I know to make chicken stock, you need onions, celery stalks, carrots and herbs, but I wonder what’s in Penhaligon’s “Night Scented Stock” (1976)? Maybe vanilla, incense, jasmine, gardenia, amber, tonka bean and some spice? What a wonderful thing to daydream about at work. I went to Fragrantica to find out what’s in it the formula and I wasn’t too far off! But there’s one little thing that bugged me…why did the bottle label show only one stalk of flowers when there were so many ingredients in the perfume? Only later I realized that the name of that flower on the label was actually called night-scented stock.
According to Penhaligon’s, Night Scented Stock is a “soliflore”, a floral composition designed to highlight the beauty of a single floral essence. (Originally I thought it meant designed to mimic the scent of a flower that cannot be extracted.) I have never smelled a night scented stock flower, but I highly doubt that the perfume is going to let me experience the beauty of it when you have cinnamon and cloves in the formula.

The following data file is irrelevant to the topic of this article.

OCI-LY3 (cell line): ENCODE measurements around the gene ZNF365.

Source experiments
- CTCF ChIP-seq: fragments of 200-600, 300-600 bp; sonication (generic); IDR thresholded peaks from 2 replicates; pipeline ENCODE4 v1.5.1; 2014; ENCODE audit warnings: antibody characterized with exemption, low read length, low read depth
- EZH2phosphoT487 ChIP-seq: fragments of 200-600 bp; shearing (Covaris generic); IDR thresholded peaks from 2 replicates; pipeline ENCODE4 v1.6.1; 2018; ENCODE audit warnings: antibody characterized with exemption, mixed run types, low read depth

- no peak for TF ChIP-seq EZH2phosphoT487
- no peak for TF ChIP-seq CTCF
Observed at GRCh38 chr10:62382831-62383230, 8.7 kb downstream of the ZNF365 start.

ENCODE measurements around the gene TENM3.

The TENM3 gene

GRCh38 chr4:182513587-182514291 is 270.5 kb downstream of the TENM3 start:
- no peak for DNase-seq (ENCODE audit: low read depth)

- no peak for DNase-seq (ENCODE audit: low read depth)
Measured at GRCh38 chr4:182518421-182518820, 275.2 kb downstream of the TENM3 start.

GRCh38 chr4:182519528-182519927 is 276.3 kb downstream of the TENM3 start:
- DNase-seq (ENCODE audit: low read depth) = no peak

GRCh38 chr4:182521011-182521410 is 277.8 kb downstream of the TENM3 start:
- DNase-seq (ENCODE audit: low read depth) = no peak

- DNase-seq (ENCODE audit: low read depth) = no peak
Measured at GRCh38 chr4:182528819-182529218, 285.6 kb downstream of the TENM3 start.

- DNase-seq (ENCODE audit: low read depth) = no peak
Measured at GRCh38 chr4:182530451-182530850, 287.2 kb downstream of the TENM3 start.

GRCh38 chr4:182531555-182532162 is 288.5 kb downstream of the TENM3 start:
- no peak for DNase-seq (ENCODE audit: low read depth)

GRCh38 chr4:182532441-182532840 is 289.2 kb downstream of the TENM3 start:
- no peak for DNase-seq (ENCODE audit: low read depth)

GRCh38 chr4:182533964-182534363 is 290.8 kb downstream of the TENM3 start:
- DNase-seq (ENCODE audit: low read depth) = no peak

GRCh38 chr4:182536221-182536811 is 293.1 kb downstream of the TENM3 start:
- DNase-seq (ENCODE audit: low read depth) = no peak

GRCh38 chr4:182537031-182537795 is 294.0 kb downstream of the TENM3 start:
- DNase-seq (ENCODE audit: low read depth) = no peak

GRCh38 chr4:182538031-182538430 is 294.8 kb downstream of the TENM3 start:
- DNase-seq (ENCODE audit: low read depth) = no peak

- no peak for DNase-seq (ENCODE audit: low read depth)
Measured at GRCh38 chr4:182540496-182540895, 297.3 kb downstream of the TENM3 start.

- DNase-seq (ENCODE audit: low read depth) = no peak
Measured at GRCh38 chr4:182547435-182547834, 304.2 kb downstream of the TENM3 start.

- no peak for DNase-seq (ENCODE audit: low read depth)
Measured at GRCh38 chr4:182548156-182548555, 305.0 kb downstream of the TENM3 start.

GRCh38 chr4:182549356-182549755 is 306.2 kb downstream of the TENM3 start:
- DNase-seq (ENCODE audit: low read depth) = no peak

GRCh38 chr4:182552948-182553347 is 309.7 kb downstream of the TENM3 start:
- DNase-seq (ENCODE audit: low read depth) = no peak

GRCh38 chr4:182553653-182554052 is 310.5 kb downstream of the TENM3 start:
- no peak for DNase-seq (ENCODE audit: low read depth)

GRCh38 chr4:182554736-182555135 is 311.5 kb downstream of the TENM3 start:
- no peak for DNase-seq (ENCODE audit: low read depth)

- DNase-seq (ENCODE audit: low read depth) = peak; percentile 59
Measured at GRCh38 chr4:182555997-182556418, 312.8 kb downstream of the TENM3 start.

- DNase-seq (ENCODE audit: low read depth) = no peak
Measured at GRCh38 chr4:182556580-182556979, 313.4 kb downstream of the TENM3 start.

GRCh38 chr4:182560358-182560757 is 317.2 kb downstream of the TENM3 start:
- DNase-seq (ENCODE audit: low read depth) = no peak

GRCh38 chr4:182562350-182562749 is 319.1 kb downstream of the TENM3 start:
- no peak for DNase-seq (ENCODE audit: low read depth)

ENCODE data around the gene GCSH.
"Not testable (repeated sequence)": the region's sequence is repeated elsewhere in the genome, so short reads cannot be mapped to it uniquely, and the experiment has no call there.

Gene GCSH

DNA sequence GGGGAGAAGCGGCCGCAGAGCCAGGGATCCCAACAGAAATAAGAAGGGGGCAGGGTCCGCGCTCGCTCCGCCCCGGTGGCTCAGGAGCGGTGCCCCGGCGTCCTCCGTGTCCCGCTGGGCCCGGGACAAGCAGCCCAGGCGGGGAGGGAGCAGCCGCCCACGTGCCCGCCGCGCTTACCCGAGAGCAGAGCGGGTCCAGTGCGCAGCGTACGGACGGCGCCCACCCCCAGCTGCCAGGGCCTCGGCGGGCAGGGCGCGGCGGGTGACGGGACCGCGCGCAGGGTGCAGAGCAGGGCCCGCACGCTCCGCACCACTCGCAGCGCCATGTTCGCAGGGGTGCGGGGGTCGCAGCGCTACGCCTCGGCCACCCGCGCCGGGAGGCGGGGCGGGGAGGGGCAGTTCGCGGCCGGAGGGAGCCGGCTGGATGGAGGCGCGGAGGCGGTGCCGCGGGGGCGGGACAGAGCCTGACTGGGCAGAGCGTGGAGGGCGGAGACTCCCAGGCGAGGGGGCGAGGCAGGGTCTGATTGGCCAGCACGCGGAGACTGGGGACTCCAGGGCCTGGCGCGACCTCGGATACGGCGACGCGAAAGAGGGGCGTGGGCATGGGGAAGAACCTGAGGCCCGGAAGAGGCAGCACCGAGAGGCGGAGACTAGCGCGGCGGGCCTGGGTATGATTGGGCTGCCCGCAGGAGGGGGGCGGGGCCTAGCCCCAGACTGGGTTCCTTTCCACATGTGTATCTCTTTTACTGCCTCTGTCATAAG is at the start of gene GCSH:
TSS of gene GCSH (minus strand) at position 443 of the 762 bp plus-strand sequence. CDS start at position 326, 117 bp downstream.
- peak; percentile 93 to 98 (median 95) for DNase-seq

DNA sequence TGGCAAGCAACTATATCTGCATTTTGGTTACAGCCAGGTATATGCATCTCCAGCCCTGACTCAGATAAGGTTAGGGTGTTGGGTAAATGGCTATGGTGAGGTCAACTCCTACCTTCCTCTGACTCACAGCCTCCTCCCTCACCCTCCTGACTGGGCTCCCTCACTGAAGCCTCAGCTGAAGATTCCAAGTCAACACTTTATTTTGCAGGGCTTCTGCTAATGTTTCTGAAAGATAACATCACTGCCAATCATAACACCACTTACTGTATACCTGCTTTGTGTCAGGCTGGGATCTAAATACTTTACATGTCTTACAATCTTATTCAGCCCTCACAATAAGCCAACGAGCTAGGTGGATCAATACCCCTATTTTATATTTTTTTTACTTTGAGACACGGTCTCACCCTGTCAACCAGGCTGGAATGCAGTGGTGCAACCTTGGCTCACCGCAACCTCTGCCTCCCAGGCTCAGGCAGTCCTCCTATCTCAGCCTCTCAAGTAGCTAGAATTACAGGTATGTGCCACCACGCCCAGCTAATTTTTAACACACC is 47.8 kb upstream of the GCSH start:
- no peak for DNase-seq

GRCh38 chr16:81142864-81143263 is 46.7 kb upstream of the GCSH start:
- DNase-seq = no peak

I blind bought Night Scented Stock partly because it was on sale at Penhaligon’s website, but the bigger reason was that, for what I’d read, it’s super powdery. Not just powdery, but heavy spicy-floral-powdery, which means Grandma Time™ ! I dearly love this 1/4 Opium + 1/4 flower bouquet + 2/4 Johnsons’ and Johnsons’ Baby Powder perfume. For a good night sleep, a few sprays and the moon descends, the cat walks on the fence and I go zzz.